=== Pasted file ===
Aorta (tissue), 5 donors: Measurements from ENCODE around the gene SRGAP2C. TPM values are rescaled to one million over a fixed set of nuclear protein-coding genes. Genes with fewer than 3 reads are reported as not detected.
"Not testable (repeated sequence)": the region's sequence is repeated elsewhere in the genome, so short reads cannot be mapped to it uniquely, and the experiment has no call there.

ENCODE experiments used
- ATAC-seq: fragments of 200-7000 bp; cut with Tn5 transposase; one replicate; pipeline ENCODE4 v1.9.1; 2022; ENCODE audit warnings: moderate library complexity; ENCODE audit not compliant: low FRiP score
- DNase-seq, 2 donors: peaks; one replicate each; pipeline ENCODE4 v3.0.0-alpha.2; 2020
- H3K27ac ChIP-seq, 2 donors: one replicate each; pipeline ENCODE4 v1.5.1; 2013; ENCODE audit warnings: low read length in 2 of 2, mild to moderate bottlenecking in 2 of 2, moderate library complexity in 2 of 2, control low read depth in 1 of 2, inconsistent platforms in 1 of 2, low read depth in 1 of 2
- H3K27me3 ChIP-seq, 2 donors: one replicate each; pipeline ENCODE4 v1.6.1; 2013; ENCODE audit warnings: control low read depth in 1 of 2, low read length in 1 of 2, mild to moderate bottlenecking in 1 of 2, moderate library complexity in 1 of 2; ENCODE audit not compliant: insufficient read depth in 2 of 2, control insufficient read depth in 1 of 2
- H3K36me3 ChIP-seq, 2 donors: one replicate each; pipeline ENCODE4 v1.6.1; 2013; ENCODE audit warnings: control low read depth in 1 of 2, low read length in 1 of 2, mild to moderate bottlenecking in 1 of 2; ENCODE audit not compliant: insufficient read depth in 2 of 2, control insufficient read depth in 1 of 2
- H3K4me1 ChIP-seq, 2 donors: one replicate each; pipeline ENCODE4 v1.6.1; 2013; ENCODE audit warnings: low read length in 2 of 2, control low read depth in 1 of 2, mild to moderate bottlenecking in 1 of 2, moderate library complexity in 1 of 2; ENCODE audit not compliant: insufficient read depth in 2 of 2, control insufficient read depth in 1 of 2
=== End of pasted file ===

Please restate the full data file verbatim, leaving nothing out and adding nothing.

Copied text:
Aorta (tissue), 5 donors: Measurements from ENCODE around the gene SRGAP2C. TPM values are rescaled to one million over a fixed set of nuclear protein-coding genes. Genes with fewer than 3 reads are reported as not detected.
"Not testable (repeated sequence)": the region's sequence is repeated elsewhere in the genome, so short reads cannot be mapped to it uniquely, and the experiment has no call there.

ENCODE experiments used
- ATAC-seq: fragments of 200-7000 bp; cut with Tn5 transposase; one replicate; pipeline ENCODE4 v1.9.1; 2022; ENCODE audit warnings: moderate library complexity; ENCODE audit not compliant: low FRiP score
- DNase-seq, 2 donors: peaks; one replicate each; pipeline ENCODE4 v3.0.0-alpha.2; 2020
- H3K27ac ChIP-seq, 2 donors: one replicate each; pipeline ENCODE4 v1.5.1; 2013; ENCODE audit warnings: low read length in 2 of 2, mild to moderate bottlenecking in 2 of 2, moderate library complexity in 2 of 2, control low read depth in 1 of 2, inconsistent platforms in 1 of 2, low read depth in 1 of 2
- H3K27me3 ChIP-seq, 2 donors: one replicate each; pipeline ENCODE4 v1.6.1; 2013; ENCODE audit warnings: control low read depth in 1 of 2, low read length in 1 of 2, mild to moderate bottlenecking in 1 of 2, moderate library complexity in 1 of 2; ENCODE audit not compliant: insufficient read depth in 2 of 2, control insufficient read depth in 1 of 2
- H3K36me3 ChIP-seq, 2 donors: one replicate each; pipeline ENCODE4 v1.6.1; 2013; ENCODE audit warnings: control low read depth in 1 of 2, low read length in 1 of 2, mild to moderate bottlenecking in 1 of 2; ENCODE audit not compliant: insufficient read depth in 2 of 2, control insufficient read depth in 1 of 2
- H3K4me1 ChIP-seq, 2 donors: one replicate each; pipeline ENCODE4 v1.6.1; 2013; ENCODE audit warnings: low read length in 2 of 2, control low read depth in 1 of 2, mild to moderate bottlenecking in 1 of 2, moderate library complexity in 1 of 2; ENCODE audit not compliant: insufficient read depth in 2 of 2, control insufficient read depth in 1 of 2